The drop in performance described above can be partially explained by insensitivity to changes in gold label, since around 93% of the instances in changed gold-label with respect to . We find strong statistical evidence for this hypothesis (CE:, DAM:, ESIM:). However, in the case of DAM, this factor seems to play a small role on its behavior as seen when we compare accuracy on Subset 1 with that of the whole transformed sample.
Insensitivity seems to have a bigger influence on the models when the transformed instances are closer to the training set: Accuracy scores on Subset 1 from are smaller than those on Subset 1 from .
Unseen Word Pairs
Similar to the in situ condition, our homogeneity tests show no evidence for incorrect predictions being due to unseen word pairs (CE:, DAM:, ESIM:). We posit the same explanation as before: Models may use hypernymy information contained in the embeddings.
We find statistically high correlation of the models’ predictions with the polarity of the word pairs in the instances from both samples, (CE:, DAM:, ESIM:) and (CE:, DAM:, ESIM:). This evidence indicates that all models use, to some extent, the polarity as a feature for predicting class labels.
7 Discussion and Conclusions
Although all three models achieve strong results on the original SNLI development set (CE: 0.782, DAM: 0.854, ESIM: 0.882), each model exhibits particular weaknesses on the transformed training instances. Notably, all perform poorly on instances in which the gold label is changed, with ESIM and CE performing below the level of chance. Thus, on these instances, the models tend to predict the label of the original unaltered training instance and inference in this case is similar to nearest-neighbour prediction.
On the other hand, much better performance is obtained for the DAM and ESIM models on instances containing unseen word pairs, indicating these models have learned to infer hypernym/hyponym relations from information in the pre-trained word embeddings. In contrast, performance on the unseen word pairs in and suggests that inferring antonymy from the embeddings is more difficult.
Weak performance is seen again on the and instances where the polarity of the antonym pair is not consistent with the gold label. For these cases, the only difference between premise and hypothesis is the antonym pair, and the models tend to fall back on predicting the most frequent gold label seen for that word pair.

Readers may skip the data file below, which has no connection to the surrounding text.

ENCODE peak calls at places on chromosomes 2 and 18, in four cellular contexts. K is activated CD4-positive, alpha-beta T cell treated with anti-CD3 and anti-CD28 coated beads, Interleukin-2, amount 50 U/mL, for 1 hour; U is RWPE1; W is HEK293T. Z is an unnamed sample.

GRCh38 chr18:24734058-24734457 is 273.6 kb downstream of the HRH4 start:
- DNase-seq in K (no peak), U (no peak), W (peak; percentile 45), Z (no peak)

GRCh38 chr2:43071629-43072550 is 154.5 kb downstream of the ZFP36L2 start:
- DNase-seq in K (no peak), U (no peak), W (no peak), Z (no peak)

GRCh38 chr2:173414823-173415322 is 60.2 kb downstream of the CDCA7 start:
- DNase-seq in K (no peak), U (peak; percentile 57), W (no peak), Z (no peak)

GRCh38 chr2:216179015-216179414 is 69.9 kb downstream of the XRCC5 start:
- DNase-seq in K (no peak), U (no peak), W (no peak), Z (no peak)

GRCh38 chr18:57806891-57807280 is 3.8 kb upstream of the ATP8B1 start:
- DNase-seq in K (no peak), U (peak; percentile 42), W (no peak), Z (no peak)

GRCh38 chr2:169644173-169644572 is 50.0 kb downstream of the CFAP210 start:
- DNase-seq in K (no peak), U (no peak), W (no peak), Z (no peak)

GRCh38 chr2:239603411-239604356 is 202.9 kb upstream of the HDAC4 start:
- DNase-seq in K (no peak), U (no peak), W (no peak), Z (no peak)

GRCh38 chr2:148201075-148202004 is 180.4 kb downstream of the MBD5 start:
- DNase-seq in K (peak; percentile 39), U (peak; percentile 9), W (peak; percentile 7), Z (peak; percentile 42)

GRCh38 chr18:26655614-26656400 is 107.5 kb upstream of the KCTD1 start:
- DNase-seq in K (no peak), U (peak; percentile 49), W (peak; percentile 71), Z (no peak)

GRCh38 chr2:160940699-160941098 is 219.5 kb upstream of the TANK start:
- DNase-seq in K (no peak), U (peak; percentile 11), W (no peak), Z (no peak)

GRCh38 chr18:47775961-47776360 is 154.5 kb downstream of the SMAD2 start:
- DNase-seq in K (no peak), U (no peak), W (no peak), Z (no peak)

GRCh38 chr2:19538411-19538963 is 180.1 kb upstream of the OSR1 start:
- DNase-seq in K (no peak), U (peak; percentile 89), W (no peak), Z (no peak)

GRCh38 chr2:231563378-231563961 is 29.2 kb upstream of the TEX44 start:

One result that remains anomalous is the overall performance of the ESIM model on the whole sample. While this sample contains unseen word pairs and instances in which the gold label changes or is inconsistent with polarity, these effects do not by themselves explain the poor performance overall. Neither is this weakness explained by the ex situ structure, in which premise and hypothesis differ by only one word, as performance on the control ex situ sample, , is much stronger. The effect, then, appears to be due to an interaction of the ex situ structure in combination with the transformation.
In the present work, we have limited ourselves to examining single influences independently. However, there are undoubtedly manifold interactions contributing to model performance. In fact, the complexities of these models (LSTMs, attention mechanisms and MLPs) are specifically intended to capture the interactions between the words in the premise and hypothesis. Further work is required to understand what these interactions are and how they contribute to performance. Fully uncovering these factors in current NLI datasets is a pre-requisite for the construction of more effective resources in the future.
We thank Raul Ortiz Pulido and Erick Sanchez Carmona for insightful discussions, Pasquale Minervini for providing the implementations of DAM and ESIM, Pontus Stenetorp for providing valuable feedback on the manuscript, and Johannes Welbl for insightful comments. The first author was recipient of a scholarship from CONACYT. This work was supported by an Allen Distinguished Investigator Award and the EU H2020 SUMMA project (grant agreement number 688139).